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Immunization Awareness Month

July 31, 2013
First Lady Sandra Deal handing out Hallmark cards promoting immunization to a young family

Each month the Georgia Children’s Cabinet, a division of the Governor’s Office for Children and Families (GOCF), highlights health and education issues children may encounter in Georgia. First Lady Sandra Deal and GOCF Executive Director Katie Jo Ballard established July as Immunization Awareness Month, advocating the need for children to get immunized to prevent diseases such as polio, whopping cough and the measles from spreading.

As part of this initiative, they toured hospitals around Georgia, handing out greeting cards and talking to parents about the importance of immunization in their newborn children.

An Empathetic First Lady

On Monday, July 29, First Lady Deal and Ballard ended the Immunization Awareness tour by visiting two hospitals, one in Covington and one in Stockbridge. Patients, nurses and administrators scurried around with excitement to meet Mrs. Deal, and the First Lady expressed equal if not more excitement to meet and chat with them.

Mrs. Deal congratulated the new parents, inquired about names and, always conscious of the babies, spoke in a gentle, soft tone. As she toured the special care nursery at Piedmont Henry Hospital in Stockbridge, she quietly asked one of the nurses if the blanket needed to be adjusted on one of the incubators containing a newborn. She didn’t want the baby to be disturbed or put in any harm by the bright lights.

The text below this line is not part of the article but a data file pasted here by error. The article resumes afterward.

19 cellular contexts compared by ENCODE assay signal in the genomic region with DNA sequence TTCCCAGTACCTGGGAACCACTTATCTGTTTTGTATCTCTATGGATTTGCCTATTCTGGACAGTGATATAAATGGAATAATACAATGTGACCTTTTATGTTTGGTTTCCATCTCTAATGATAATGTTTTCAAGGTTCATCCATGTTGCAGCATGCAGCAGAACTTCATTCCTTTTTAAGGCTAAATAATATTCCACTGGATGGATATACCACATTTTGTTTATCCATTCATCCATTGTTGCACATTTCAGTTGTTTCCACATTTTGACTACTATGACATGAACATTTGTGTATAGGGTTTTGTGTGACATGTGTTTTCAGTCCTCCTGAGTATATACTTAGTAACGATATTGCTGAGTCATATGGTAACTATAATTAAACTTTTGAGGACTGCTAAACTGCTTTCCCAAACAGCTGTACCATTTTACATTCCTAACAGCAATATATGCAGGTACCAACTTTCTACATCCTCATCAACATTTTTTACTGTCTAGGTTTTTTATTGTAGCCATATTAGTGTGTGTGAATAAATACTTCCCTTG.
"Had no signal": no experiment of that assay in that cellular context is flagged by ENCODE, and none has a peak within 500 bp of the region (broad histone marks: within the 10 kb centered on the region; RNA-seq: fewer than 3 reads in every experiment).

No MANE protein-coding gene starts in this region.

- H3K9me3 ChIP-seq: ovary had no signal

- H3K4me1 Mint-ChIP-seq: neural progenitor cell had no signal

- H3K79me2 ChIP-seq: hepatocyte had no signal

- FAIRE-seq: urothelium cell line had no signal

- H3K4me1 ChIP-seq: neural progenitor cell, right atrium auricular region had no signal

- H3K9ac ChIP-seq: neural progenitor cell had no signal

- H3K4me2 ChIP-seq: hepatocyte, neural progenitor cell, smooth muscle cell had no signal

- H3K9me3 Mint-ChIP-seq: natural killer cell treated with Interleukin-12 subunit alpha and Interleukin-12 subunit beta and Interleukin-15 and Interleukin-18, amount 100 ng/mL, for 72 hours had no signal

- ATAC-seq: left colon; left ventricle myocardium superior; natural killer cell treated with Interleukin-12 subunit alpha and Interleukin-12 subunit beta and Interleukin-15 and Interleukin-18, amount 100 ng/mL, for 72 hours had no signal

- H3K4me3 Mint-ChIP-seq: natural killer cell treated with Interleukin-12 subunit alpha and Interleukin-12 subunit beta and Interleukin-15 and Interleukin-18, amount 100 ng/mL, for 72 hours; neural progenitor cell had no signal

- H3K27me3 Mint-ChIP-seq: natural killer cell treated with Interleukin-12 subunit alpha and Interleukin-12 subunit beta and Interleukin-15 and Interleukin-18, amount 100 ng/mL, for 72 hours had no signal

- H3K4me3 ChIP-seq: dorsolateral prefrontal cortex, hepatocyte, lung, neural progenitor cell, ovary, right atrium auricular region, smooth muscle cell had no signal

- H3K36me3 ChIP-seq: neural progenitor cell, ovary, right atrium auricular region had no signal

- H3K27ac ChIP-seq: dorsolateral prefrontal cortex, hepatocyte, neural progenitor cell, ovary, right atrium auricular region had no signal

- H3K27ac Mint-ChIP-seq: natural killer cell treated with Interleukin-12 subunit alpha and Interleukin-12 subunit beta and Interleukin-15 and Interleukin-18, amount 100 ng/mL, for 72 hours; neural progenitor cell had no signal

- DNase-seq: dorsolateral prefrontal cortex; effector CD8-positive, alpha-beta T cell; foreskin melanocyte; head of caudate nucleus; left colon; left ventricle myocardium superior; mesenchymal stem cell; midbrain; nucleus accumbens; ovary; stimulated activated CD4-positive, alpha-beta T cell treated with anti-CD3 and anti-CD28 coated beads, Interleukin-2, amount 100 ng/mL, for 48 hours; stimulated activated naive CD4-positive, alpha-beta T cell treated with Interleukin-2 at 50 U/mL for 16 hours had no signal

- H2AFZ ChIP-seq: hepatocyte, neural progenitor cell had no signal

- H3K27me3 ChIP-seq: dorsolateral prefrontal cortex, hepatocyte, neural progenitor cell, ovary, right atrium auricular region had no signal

The Importance of Immunization

The First Lady constantly gave thanks and appreciation to the nurses and staff working at the hospitals for all their diligence. To the new parents, Deal provided congratulations and advice, telling the new mothers, “Drink lots of water!” or “Make sure you breast feed — it saves money, has more nutrients and can help you get back into shape." The First Lady also handed out greeting cards with an immunization checklist inside.

She explained to the parents the importance of immunization and gave them more advice, such as spreading out the shots and keeping a thorough record so no shot gets overlooked or duplicated. She specifically talked to the new dads as well as the moms, acknowledging the importance fathers have in a child’s life too.

As a mother of four and grandmother of six, Mrs. Deal called on her beliefs and her own experiences to advocate the importance of healthy children. She told stories of cousins and friends affected by diseases that could have been prevented with immunization. She said that healthy babies have a greater chance to grow up and become healthy adults who can then learn more and be strong leaders. Every small effort counts.

As she left the last room on her Immunization Awareness tour, Mrs. Deal told the new parents, “Take care of this little one. I’m proud of you.”

About the Author

Bethany McDaniel is the Editorial Director for GeorgiaGov. She graduated from Berry College in Rome, Ga., with degrees in Visual Communication and History.

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